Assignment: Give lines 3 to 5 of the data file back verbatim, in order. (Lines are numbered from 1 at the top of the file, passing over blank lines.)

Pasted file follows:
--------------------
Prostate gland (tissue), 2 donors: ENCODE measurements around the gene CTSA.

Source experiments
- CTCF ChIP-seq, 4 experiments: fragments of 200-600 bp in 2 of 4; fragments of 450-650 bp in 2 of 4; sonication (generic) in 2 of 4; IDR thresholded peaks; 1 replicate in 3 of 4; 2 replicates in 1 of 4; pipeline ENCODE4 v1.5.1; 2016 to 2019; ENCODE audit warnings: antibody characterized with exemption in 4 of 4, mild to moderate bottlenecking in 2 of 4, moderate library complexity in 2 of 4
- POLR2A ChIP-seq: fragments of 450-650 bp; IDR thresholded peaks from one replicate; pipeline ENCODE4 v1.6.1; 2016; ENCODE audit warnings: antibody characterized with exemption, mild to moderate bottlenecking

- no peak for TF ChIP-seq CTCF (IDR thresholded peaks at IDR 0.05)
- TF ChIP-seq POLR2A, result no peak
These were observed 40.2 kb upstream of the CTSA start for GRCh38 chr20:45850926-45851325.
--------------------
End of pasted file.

- CTCF ChIP-seq, 4 experiments: fragments of 200-600 bp in 2 of 4; fragments of 450-650 bp in 2 of 4; sonication (generic) in 2 of 4; IDR thresholded peaks; 1 replicate in 3 of 4; 2 replicates in 1 of 4; pipeline ENCODE4 v1.5.1; 2016 to 2019; ENCODE audit warnings: antibody characterized with exemption in 4 of 4, mild to moderate bottlenecking in 2 of 4, moderate library complexity in 2 of 4
- POLR2A ChIP-seq: fragments of 450-650 bp; IDR thresholded peaks from one replicate; pipeline ENCODE4 v1.6.1; 2016; ENCODE audit warnings: antibody characterized with exemption, mild to moderate bottlenecking

- no peak for TF ChIP-seq CTCF (IDR thresholded peaks at IDR 0.05)